Saturday 25th of May 2013
|Find Out Why Wooden Double Glazed Sash Windows Can Often Raise The Value Of Your Home|
|Written by Roger McNiel|
|Tuesday, 03 April 2012 01:48|
Owners of period homes may wish to learn why double glazed wooden sash windows can increase the value of your home. These traditionally built, beautifully proportioned windows, are often an essential part of the charm of any period home, especially those which are built in Georgian style. However these homes can be more than 200 years old, and their owners often suffer from problems including draughts, condensation, low energy efficiency, high noise intrusion from busy streets, and rattling on days with high winds. Replacement using modern double glazed units may be ruled out for aesthetic reasons, or because the home is subject to planning restrictions. Nevertheless period home owners still have some good choices including refurbishment, or replacement with double glazed units, which can be built in quality hardwood or softwood, with designs closely matching the traditional originals in style.
18th and 19th-century buildings are often both simple and elegant, and part of their charm often derives from their excellent proportions, including their well proportioned sash windows.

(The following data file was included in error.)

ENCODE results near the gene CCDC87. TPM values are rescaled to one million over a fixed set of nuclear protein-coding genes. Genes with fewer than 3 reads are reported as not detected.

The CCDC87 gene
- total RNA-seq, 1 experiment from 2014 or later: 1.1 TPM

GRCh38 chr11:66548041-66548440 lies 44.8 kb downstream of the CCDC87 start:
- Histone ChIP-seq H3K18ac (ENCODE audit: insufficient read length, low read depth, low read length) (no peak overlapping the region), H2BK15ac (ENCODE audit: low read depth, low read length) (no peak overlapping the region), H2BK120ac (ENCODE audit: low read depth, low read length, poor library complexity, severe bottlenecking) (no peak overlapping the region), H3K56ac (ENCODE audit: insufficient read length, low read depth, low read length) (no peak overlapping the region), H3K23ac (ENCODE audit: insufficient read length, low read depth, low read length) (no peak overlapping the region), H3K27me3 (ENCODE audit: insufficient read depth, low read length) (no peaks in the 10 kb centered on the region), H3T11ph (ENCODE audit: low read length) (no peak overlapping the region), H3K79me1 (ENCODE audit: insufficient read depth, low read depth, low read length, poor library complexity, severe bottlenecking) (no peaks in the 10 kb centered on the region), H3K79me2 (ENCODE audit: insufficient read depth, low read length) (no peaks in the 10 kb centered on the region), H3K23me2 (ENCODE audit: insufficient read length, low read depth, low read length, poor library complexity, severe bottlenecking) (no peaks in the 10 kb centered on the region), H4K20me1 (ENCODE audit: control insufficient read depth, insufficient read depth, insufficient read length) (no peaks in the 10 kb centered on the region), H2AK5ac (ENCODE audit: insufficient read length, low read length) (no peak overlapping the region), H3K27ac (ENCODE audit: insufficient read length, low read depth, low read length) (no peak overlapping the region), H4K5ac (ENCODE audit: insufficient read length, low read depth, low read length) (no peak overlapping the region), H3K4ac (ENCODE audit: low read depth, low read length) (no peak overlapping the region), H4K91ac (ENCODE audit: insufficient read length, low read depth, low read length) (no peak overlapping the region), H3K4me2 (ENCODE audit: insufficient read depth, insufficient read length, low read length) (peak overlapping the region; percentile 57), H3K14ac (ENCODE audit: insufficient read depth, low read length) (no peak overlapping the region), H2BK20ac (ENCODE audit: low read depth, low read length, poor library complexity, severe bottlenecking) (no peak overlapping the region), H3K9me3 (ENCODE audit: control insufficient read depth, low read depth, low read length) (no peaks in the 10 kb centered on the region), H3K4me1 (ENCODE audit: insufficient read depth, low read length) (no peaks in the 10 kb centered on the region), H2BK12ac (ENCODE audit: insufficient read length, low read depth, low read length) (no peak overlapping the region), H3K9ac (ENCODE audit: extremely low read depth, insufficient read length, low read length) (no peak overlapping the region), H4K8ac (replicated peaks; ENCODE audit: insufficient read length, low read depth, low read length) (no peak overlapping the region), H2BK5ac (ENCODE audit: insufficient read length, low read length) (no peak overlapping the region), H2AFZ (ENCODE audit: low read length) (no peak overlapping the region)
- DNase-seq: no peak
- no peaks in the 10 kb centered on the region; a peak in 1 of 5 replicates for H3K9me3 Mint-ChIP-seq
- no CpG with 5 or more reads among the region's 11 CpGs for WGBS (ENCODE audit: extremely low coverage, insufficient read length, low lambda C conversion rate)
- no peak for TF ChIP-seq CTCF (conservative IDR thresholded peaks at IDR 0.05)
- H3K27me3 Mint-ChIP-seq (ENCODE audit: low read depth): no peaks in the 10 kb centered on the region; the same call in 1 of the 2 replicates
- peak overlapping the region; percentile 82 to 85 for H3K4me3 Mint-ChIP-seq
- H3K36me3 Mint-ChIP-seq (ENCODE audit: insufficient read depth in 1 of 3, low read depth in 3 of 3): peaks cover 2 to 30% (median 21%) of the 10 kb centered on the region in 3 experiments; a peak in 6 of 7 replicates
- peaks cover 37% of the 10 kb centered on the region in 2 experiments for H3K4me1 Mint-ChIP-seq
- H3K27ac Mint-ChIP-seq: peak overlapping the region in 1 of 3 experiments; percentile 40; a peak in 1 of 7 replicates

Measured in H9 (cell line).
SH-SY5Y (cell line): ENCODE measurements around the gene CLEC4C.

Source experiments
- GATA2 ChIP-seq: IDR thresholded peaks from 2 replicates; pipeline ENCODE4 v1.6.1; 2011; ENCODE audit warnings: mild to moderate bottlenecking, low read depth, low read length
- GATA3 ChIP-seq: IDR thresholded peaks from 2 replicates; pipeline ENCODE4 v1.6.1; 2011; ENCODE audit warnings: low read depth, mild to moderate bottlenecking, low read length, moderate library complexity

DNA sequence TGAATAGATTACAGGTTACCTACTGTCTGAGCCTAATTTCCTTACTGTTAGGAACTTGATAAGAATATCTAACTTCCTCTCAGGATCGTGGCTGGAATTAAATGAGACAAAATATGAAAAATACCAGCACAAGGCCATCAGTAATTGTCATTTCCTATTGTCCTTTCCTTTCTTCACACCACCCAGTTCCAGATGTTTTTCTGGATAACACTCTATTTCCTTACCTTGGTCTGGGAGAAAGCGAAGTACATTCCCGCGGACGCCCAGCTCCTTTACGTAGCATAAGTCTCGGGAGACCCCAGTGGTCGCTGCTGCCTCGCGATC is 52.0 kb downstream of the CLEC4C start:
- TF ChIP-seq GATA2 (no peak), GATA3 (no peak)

Unfortunately for the owners of many of these period homes, these windows are now at least 100 years, and often 200 years old, and they are suffering from many signs of ageing. Common problems are draughts, condensation, rattles, lack of security by modern standards, and low energy efficiency.
For many homes the best recommendation when dealing with problem windows is to replace them with cheap, long life, high energy efficiency, noise reducing, UPVC double glazed units. However, as anyone can see when they look around the urban environment, these modern windows often spoil the appearance of period buildings.
Owners may wish to avoid modern replacement units, both for aesthetic reasons, and also because research has shown that original features add to a home's value when sold, and make it considerably easier to find a buyer. In addition many areas where period homes are located have been designated as conservation areas, and are subject to local authority planning restrictions, which may limit the use of replacement units.
Home owners are able to avoid modern replacement units, either by carrying out a refurbishment project, or by replacing their windows with suitable wooden, double glazed units. Refurbishment projects fix problems like rattles and draughts, but still leave the owner with single glazing, which does not match modern units for energy efficiency.
Those who choose replacement with double glazed wooden units will have a modern-build quality unit, matching UPVC double glazing both for energy efficiency and noise reduction, while retaining the simplicity and elegance of traditionally designed windows.
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